I wish to add my voice to those who believe that it is morally wrong for EMU to change their hiring policy to include faculty/staff who are in covenanted same-sex relationships.
Reasons for my opposition can be summed up in four words: Jesus, Scripture, church, and biology.
In the gospels, Jesus defined a covenanted relationship as a union between a man and a woman.
Furthermore, Jesus added that a sexual relationship outside of this monogamous heterosexual union is adultery (e.g. see Matthew 19: 3-12).
In all cases in Scripture where same-sex activity is mentioned, the practice is soundly condemned, characterized as sin, and is something that is apart from God’s kingdom (e.g. see I Corinthians 6:9-11, Jude 7).
Do I simply believe the Bible is a rulebook? No, I believe that the Bible is more than a rulebook.
However, the Bible does contain rules for our moral direction with a description of penalties for breaking those rules. The Ten Commandments in the Old Testament are God-given rules, reiterated in various forms in the New Testament; they are not just divine recommendations.
The consistent metaphor of the New Testament in showing the relationship of the church to Jesus is marriage between the bride (church) and the groom (Christ). Furthermore the bride of Jesus is given responsibility to advance Christ’s kingdom on earth.
As a parachurch organization, I believe EMU should walk along with the church and not make a premature decision which will enhance division and mar the body of Christ.
In our context, the Mennonite Church has also defined marriage as a permanent union between a man and a woman.
The historic and current teaching position of the Mennonite Church is that homosexual practice is sin.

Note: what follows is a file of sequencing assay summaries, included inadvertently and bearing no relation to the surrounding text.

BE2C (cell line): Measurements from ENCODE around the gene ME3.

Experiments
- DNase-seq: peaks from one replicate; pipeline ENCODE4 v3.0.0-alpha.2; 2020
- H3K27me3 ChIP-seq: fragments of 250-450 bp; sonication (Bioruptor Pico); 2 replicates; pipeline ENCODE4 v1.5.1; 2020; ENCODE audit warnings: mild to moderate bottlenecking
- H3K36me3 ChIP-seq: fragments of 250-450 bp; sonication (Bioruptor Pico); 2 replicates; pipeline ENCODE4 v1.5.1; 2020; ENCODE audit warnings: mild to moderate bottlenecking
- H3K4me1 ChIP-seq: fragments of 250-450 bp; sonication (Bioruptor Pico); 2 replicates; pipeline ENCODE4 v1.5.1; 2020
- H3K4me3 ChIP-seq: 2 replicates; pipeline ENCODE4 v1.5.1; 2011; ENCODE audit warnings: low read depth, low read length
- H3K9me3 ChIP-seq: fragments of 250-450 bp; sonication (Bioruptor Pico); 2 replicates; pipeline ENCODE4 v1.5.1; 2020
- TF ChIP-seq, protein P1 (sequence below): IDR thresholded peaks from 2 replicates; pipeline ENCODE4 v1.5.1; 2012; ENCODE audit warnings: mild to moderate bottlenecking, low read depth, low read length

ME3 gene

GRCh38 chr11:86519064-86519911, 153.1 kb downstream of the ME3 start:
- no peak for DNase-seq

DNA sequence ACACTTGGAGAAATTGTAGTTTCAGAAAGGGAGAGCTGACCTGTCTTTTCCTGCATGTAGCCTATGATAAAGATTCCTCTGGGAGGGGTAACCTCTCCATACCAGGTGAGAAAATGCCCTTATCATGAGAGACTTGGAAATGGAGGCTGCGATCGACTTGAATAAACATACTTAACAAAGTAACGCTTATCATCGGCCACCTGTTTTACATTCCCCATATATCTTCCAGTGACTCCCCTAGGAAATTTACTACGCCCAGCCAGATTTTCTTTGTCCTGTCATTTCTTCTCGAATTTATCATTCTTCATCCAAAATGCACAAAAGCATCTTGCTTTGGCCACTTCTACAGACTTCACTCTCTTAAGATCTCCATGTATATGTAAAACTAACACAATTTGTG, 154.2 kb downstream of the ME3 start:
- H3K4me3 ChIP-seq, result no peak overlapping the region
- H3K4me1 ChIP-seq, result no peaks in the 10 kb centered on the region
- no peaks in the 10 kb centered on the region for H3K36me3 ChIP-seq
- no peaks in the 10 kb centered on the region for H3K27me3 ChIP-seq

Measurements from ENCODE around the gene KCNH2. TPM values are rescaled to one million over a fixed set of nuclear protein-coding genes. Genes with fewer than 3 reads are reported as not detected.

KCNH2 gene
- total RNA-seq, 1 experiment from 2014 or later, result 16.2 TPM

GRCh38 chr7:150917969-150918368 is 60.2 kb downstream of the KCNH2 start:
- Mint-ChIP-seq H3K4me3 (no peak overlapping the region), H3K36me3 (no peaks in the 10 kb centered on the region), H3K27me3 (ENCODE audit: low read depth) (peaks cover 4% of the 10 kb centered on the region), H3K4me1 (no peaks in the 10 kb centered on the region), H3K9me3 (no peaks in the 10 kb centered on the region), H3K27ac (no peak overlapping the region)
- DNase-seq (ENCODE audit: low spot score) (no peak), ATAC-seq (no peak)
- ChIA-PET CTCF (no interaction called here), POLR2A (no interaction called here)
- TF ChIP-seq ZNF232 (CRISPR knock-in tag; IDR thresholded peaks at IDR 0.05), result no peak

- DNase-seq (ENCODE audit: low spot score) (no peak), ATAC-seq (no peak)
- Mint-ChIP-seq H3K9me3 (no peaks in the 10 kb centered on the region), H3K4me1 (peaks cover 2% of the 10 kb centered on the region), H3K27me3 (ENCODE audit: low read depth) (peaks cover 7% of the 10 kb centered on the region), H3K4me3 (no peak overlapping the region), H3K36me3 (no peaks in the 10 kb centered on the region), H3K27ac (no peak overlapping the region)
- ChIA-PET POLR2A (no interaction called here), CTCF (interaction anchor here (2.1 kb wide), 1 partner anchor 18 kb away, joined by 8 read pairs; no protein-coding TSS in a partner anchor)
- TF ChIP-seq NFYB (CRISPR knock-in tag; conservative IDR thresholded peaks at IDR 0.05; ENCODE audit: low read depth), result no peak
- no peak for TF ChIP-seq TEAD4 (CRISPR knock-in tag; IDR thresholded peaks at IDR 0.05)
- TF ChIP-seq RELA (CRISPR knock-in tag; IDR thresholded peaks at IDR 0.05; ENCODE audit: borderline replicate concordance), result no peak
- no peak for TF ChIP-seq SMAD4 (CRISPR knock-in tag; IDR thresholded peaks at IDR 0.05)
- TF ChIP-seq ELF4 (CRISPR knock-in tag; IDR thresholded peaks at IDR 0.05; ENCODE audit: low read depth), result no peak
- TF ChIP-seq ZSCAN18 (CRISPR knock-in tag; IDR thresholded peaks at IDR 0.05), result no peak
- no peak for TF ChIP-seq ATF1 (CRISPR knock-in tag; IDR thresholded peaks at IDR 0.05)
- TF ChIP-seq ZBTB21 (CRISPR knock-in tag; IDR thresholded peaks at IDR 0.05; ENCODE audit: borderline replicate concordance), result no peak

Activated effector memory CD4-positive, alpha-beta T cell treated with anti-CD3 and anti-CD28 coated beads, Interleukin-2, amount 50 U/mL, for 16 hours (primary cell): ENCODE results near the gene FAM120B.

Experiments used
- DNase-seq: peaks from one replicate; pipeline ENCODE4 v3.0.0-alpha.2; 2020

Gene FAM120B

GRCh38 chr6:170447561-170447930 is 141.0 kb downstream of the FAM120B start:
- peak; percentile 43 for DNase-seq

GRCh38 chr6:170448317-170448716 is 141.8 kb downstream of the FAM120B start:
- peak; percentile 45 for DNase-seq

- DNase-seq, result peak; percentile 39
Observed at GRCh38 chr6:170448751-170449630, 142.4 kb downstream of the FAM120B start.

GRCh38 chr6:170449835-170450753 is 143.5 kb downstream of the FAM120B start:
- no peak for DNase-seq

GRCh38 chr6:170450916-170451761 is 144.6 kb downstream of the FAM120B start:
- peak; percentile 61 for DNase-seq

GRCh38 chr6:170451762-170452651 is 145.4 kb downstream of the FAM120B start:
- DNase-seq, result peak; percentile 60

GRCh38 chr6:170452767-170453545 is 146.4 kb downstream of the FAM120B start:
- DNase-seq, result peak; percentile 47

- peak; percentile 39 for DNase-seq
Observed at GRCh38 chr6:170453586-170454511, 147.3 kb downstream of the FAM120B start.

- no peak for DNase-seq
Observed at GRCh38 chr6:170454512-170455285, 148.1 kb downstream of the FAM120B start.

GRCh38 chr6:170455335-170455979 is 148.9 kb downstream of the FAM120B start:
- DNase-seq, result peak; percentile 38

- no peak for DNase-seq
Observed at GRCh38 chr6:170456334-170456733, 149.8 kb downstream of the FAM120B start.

I agree with that position.
Biology presents us with another window.
Mammals are designed for sexual reproduction between males and females.
Sexual intercourse between males is biologically abnormal and consequently yields higher incidences of promiscuity, disease, and anatomical damage than heterosexual intercourse.
Finally, let’s avoid the error of the Nicolaitans so vividly described in Revelation 2: 6, 15 within the churches of Ephesus and Pergamus.
In contrast, let us celebrate the goodness of God. God is good, not simply because God is love (for it is possible to love and not be good), but because God is holy, loving, and gracious.
In that combination we can find our way.
“Therefore consider the goodness and severity of God: on those who fell, severity; but toward you, goodness, if you continue in His goodness. Otherwise you also will be cut off.” Romans 11:22 NKJV.
Roman J. Miller, Professor of Biology and Director of the MA in Biomedicine Program
I Corinthians 6:9-11
9 Do you not know that the unrighteous will not inherit the kingdom of God? Do not be deceived. Neither fornicators, nor idolaters, nor adulterers, nor homosexuals, nor sodomites, 10 nor thieves, nor covetous, nor drunkards, nor revilers, nor extortioners will inherit the kingdom of God. 11 And such were some of you. But you were washed, but you were sanctified, but you were justified in the name of the Lord Jesus and by the Spirit of our God.
7 As Sodom and Gomorrah, and the cities around them in a similar manner to these, having given themselves over to sexual immorality and gone after strange flesh, are set forth as an example, suffering the vengeance of eternal fire.
22 Therefore consider the goodness and severity of God: on those who fell, severity; but toward you, goodness, if you continue in His goodness. Otherwise you also will be cut off.